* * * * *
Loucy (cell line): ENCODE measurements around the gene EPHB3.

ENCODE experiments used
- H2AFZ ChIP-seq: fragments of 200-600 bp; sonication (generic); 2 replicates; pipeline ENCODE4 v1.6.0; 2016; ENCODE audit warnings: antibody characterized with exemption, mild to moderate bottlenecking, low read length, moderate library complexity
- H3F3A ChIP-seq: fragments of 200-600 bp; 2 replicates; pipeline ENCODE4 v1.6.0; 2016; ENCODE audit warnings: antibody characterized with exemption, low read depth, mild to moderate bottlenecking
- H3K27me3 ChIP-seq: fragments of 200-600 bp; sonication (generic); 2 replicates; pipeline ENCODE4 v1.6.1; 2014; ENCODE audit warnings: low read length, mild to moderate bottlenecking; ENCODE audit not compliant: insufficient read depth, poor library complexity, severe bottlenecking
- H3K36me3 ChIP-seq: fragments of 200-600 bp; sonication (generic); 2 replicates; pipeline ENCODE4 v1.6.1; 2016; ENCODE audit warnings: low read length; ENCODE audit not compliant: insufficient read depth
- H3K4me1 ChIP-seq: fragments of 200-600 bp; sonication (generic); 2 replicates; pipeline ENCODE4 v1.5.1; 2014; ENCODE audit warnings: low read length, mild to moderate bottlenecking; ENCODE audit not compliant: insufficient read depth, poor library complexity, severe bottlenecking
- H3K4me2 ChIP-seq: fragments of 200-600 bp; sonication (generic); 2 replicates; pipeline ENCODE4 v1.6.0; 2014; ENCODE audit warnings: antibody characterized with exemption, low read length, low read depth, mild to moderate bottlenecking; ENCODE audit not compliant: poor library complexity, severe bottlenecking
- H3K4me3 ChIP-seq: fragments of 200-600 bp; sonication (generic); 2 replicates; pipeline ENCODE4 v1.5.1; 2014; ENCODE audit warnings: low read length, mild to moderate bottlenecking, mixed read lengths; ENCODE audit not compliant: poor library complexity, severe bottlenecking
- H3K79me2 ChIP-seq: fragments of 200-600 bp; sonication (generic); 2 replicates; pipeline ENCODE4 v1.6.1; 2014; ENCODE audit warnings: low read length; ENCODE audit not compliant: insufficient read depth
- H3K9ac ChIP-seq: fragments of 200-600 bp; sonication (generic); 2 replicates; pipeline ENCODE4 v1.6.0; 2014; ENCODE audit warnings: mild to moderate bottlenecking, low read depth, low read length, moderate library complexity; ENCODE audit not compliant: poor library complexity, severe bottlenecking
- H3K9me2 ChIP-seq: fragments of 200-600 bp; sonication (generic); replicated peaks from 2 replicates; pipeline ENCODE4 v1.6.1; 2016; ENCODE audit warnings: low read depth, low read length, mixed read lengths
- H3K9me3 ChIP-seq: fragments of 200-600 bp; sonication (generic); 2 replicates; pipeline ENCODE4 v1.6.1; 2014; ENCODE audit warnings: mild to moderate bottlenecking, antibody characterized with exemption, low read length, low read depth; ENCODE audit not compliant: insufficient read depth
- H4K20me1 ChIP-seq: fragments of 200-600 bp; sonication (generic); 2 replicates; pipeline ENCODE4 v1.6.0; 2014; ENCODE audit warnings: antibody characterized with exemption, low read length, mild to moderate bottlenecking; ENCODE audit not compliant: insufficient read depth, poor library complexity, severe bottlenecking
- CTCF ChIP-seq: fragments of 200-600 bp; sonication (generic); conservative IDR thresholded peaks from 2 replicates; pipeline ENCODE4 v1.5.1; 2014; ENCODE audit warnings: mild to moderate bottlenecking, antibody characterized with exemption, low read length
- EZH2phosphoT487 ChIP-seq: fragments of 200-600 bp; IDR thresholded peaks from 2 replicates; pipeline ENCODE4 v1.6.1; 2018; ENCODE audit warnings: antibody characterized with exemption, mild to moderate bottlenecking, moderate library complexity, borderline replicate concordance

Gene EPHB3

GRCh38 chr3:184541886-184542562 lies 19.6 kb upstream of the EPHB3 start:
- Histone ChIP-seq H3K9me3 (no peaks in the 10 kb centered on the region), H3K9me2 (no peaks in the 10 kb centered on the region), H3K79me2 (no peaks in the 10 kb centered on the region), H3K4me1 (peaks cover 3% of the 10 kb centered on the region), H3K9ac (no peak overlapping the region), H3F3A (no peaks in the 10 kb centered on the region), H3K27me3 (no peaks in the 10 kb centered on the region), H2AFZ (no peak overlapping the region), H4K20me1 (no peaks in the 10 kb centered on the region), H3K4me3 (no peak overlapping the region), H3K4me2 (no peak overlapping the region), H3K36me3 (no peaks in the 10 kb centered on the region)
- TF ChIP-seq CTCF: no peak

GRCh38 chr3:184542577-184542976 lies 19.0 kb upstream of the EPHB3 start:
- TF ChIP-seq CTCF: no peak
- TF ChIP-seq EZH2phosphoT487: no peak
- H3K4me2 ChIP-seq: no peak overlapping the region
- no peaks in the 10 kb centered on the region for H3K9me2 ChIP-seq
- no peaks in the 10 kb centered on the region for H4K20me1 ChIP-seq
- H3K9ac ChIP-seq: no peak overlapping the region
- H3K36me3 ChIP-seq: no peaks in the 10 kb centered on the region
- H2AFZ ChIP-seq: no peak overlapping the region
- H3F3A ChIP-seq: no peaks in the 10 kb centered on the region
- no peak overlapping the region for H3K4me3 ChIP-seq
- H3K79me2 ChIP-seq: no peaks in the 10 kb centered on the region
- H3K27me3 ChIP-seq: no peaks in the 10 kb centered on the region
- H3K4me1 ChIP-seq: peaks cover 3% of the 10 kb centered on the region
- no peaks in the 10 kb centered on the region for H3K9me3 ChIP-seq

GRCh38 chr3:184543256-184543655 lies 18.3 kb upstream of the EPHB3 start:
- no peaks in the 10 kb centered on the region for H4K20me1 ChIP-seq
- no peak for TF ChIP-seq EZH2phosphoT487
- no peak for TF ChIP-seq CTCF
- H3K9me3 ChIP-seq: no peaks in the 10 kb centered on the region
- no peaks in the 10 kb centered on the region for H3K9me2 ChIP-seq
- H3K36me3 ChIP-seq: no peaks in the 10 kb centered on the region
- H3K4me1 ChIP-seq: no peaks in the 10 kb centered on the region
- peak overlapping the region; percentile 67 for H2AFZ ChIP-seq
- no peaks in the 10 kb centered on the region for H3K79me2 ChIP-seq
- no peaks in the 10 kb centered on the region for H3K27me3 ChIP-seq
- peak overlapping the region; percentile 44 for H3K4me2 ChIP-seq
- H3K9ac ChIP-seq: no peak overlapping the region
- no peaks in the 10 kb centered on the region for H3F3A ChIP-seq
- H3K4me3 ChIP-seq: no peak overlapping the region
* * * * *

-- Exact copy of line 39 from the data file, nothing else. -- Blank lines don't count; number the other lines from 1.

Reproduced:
- no peak for TF ChIP-seq CTCF